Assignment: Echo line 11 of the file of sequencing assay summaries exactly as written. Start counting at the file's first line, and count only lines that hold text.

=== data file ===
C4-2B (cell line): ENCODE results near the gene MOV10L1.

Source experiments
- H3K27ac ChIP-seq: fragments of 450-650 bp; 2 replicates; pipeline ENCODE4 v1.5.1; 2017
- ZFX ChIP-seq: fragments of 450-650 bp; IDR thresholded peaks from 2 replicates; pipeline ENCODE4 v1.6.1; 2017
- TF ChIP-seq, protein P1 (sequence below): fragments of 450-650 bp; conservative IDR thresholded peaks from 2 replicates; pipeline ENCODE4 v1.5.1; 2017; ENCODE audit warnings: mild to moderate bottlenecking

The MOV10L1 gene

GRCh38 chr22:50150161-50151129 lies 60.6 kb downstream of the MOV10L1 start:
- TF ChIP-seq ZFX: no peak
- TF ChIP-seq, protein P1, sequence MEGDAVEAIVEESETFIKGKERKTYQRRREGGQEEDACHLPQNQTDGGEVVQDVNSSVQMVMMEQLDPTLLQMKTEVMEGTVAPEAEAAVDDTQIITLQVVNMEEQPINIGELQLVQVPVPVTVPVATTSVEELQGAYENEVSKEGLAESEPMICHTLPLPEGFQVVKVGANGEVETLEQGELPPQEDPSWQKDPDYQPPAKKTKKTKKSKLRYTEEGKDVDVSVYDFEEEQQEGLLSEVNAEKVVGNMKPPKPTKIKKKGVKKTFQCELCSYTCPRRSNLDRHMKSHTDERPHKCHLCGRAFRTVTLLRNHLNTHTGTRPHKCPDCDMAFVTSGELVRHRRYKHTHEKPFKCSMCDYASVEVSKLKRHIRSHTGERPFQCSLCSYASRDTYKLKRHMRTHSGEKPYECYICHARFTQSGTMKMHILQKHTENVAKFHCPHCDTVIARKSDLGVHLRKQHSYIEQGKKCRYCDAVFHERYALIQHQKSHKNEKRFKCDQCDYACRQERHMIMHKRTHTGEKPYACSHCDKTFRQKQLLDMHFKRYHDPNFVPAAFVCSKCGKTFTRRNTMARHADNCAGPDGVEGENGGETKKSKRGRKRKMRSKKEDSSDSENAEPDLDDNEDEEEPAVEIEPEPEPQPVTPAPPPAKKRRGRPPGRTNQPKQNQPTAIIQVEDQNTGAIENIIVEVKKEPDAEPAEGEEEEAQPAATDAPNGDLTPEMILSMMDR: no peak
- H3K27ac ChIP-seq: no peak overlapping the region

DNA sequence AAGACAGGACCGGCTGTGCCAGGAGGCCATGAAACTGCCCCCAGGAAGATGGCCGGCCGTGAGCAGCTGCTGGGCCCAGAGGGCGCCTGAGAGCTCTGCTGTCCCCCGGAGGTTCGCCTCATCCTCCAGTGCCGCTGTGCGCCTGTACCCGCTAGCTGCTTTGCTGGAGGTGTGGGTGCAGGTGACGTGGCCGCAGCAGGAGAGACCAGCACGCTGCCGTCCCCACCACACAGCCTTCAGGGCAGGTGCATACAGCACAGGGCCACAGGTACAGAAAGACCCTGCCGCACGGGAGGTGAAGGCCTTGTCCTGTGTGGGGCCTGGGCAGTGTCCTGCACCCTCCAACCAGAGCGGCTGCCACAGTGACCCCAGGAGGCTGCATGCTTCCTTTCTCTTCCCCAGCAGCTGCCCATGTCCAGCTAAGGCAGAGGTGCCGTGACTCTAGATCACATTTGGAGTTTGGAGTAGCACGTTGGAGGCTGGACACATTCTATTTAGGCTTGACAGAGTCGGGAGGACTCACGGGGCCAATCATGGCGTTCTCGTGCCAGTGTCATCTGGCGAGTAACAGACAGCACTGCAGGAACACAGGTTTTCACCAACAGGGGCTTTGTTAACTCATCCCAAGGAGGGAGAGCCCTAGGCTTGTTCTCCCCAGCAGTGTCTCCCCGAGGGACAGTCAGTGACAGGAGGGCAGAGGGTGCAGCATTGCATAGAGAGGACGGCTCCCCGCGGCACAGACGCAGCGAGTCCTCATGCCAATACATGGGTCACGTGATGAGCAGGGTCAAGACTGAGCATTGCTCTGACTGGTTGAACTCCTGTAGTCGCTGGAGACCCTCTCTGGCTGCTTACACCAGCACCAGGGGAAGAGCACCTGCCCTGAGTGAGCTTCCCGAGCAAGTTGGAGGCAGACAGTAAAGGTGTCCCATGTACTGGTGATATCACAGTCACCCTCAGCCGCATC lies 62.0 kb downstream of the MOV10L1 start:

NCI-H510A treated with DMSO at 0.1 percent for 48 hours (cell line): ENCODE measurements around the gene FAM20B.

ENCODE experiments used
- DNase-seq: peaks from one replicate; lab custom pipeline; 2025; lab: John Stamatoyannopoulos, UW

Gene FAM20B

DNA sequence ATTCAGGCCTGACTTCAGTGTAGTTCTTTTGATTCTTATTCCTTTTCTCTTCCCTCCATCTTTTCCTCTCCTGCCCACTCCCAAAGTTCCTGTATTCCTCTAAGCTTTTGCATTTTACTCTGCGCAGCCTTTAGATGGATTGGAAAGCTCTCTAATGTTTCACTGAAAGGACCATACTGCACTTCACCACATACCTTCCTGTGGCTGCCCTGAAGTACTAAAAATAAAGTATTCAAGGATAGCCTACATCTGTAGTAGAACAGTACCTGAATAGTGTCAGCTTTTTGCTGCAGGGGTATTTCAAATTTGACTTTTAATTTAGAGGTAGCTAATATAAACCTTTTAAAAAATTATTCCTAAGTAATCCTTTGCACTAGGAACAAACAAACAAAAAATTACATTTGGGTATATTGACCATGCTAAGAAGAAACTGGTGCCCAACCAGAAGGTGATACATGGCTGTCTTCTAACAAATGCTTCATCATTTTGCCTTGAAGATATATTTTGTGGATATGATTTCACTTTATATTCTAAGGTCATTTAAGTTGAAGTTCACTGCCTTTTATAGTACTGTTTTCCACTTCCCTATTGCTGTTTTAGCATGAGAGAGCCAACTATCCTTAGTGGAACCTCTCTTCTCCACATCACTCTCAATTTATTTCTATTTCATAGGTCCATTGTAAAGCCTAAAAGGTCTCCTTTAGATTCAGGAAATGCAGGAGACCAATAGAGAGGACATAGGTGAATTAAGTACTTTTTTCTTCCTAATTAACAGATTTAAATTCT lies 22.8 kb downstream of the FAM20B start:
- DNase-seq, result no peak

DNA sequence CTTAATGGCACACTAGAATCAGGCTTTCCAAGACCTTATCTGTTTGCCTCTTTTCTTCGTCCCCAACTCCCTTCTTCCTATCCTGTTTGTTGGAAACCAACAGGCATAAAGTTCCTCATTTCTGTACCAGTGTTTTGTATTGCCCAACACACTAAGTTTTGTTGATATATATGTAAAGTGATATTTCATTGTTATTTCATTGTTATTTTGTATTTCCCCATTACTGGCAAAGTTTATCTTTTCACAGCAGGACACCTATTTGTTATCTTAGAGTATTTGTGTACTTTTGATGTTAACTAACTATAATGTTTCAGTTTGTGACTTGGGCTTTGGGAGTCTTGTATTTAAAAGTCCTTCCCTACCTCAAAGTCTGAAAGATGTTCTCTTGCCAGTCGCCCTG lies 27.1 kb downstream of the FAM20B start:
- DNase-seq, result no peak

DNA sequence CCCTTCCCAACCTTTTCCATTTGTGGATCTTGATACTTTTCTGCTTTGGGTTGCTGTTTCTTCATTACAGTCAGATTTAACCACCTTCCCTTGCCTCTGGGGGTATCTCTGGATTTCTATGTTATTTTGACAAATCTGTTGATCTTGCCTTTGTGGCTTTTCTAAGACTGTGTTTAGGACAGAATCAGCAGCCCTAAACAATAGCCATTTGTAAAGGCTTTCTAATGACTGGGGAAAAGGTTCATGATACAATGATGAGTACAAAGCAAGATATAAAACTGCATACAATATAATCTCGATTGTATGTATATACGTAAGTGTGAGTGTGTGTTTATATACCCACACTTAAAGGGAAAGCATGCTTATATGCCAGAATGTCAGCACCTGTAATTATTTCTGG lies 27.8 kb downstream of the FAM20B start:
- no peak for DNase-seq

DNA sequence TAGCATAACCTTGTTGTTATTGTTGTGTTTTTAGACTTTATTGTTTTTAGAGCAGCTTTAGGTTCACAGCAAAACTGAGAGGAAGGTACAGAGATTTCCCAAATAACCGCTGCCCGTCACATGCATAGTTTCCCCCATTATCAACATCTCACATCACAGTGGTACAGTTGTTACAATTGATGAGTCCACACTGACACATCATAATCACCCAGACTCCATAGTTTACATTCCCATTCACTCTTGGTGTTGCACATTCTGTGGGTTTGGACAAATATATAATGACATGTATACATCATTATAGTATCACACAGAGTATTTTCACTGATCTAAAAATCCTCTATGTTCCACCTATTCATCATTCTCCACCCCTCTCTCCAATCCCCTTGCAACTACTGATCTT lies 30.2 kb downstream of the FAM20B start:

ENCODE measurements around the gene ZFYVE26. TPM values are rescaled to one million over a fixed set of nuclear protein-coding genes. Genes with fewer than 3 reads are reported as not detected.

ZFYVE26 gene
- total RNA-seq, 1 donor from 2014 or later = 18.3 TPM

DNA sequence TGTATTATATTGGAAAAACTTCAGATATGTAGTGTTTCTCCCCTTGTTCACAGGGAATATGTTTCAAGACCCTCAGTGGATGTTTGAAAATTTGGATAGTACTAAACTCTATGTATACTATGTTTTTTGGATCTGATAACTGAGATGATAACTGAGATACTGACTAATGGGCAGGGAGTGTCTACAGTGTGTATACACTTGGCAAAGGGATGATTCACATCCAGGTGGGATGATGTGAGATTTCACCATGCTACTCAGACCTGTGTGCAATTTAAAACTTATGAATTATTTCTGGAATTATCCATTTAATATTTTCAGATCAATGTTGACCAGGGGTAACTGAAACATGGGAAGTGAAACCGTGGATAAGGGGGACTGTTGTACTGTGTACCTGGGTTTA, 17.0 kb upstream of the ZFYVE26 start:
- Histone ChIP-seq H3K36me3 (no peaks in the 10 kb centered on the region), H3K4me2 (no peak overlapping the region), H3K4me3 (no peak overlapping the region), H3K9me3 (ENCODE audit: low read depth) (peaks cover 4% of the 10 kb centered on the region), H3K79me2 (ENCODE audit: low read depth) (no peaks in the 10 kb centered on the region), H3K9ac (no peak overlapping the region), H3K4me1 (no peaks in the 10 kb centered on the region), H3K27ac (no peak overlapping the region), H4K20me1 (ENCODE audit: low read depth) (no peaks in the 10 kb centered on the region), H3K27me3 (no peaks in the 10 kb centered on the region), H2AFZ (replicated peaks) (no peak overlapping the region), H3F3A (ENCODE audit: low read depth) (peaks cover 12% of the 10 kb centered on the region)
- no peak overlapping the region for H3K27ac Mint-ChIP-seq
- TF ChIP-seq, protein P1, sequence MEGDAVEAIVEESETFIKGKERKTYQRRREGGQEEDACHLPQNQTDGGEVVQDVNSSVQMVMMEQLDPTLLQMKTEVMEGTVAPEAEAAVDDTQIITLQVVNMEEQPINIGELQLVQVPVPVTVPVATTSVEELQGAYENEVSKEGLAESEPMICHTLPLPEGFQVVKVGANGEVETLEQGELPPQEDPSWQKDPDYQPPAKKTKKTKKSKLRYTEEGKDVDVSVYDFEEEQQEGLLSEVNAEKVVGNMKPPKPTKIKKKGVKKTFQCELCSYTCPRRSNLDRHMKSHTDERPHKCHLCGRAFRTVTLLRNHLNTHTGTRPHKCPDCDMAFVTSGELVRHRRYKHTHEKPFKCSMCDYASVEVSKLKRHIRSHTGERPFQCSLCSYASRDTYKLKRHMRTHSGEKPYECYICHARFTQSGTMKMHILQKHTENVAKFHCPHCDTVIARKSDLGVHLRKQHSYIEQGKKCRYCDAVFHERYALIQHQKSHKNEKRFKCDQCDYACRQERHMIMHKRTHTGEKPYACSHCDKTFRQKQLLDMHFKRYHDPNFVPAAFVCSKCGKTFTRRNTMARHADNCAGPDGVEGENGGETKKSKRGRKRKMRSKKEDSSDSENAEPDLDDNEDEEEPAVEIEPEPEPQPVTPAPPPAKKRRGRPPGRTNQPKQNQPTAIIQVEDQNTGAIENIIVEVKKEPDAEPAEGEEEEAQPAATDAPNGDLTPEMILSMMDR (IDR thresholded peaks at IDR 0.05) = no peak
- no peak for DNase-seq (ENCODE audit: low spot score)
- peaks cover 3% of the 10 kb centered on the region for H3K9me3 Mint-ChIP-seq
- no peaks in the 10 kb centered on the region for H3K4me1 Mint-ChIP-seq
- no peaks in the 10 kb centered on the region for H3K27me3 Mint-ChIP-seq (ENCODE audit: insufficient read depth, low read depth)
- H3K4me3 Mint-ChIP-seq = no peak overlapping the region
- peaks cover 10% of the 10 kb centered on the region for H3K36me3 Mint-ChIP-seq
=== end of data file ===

DNA sequence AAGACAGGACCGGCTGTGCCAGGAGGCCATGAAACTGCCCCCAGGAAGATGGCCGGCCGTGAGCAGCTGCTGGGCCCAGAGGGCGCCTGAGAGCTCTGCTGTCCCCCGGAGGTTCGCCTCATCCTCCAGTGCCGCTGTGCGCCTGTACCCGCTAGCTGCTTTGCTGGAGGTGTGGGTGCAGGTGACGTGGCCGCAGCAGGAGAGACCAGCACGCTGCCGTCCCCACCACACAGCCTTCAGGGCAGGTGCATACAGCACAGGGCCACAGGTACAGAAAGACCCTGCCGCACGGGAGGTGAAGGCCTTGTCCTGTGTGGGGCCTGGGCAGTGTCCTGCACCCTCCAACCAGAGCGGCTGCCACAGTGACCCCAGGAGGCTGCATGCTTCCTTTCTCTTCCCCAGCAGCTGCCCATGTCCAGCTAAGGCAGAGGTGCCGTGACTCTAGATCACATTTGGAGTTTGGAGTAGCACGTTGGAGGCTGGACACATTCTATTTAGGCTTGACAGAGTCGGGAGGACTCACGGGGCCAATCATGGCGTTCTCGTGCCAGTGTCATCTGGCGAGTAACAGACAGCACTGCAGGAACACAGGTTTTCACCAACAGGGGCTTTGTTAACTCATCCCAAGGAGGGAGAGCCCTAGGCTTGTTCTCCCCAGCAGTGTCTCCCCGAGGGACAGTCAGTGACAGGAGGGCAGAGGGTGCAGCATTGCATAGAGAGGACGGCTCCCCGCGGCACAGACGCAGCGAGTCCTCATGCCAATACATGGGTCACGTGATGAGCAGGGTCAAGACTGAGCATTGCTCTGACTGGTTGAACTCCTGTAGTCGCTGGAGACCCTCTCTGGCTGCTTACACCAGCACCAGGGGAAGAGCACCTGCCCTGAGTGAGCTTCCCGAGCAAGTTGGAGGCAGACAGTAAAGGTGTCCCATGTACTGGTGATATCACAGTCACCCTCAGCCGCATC lies 62.0 kb downstream of the MOV10L1 start: